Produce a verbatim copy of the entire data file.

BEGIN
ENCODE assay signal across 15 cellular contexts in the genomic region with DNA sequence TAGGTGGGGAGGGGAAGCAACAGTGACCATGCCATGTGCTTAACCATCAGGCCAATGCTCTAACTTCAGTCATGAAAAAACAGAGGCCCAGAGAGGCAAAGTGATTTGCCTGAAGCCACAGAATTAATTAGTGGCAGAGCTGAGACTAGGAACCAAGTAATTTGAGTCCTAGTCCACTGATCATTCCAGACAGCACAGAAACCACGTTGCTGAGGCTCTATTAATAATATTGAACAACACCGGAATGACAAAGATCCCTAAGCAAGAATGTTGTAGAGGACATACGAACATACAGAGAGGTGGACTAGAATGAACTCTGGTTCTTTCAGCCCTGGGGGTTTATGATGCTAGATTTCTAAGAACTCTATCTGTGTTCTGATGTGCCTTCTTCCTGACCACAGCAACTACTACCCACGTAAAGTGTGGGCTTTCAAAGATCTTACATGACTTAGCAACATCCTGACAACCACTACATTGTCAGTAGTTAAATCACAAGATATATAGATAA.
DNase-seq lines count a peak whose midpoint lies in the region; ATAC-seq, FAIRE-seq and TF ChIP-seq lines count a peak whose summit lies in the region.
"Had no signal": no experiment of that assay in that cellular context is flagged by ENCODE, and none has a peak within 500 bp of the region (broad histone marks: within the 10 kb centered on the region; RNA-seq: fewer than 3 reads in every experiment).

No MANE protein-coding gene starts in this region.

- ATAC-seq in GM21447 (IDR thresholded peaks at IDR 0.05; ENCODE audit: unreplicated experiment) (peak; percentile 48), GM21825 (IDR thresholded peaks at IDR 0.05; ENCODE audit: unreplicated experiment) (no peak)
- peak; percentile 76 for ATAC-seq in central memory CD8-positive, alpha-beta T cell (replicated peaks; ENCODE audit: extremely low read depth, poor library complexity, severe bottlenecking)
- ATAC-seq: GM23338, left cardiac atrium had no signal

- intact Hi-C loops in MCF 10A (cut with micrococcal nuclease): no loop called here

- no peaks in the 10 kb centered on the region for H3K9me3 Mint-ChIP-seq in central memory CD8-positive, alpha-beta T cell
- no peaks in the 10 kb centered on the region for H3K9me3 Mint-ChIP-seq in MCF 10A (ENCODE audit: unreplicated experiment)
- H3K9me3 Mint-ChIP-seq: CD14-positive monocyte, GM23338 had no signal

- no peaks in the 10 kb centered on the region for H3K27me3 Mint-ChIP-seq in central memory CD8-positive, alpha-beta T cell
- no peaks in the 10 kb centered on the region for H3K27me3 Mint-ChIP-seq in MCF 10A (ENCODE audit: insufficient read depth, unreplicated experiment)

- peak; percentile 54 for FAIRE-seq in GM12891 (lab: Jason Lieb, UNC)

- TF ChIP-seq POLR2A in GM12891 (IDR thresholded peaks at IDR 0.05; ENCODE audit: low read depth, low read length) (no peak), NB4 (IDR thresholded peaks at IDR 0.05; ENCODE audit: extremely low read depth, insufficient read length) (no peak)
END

ENCODE assay signal across 15 cellular contexts in the genomic region with DNA sequence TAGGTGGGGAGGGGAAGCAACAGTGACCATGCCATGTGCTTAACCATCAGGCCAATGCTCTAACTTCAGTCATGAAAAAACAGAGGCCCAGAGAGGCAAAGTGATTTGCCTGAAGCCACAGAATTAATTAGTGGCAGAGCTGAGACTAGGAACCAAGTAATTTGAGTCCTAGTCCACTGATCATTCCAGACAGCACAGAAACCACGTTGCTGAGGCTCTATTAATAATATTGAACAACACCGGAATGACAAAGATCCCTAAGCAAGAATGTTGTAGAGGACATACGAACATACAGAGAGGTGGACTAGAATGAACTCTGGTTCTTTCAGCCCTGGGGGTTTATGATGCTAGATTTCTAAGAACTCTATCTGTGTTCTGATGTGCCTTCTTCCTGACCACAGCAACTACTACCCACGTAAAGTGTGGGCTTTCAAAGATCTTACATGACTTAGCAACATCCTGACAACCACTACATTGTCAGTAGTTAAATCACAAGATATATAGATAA.
DNase-seq lines count a peak whose midpoint lies in the region; ATAC-seq, FAIRE-seq and TF ChIP-seq lines count a peak whose summit lies in the region.
"Had no signal": no experiment of that assay in that cellular context is flagged by ENCODE, and none has a peak within 500 bp of the region (broad histone marks: within the 10 kb centered on the region; RNA-seq: fewer than 3 reads in every experiment).

No MANE protein-coding gene starts in this region.

- ATAC-seq in GM21447 (IDR thresholded peaks at IDR 0.05; ENCODE audit: unreplicated experiment) (peak; percentile 48), GM21825 (IDR thresholded peaks at IDR 0.05; ENCODE audit: unreplicated experiment) (no peak)
- peak; percentile 76 for ATAC-seq in central memory CD8-positive, alpha-beta T cell (replicated peaks; ENCODE audit: extremely low read depth, poor library complexity, severe bottlenecking)
- ATAC-seq: GM23338, left cardiac atrium had no signal

- intact Hi-C loops in MCF 10A (cut with micrococcal nuclease): no loop called here

- no peaks in the 10 kb centered on the region for H3K9me3 Mint-ChIP-seq in central memory CD8-positive, alpha-beta T cell
- no peaks in the 10 kb centered on the region for H3K9me3 Mint-ChIP-seq in MCF 10A (ENCODE audit: unreplicated experiment)
- H3K9me3 Mint-ChIP-seq: CD14-positive monocyte, GM23338 had no signal

- no peaks in the 10 kb centered on the region for H3K27me3 Mint-ChIP-seq in central memory CD8-positive, alpha-beta T cell
- no peaks in the 10 kb centered on the region for H3K27me3 Mint-ChIP-seq in MCF 10A (ENCODE audit: insufficient read depth, unreplicated experiment)

- peak; percentile 54 for FAIRE-seq in GM12891 (lab: Jason Lieb, UNC)

- TF ChIP-seq POLR2A in GM12891 (IDR thresholded peaks at IDR 0.05; ENCODE audit: low read depth, low read length) (no peak), NB4 (IDR thresholded peaks at IDR 0.05; ENCODE audit: extremely low read depth, insufficient read length) (no peak)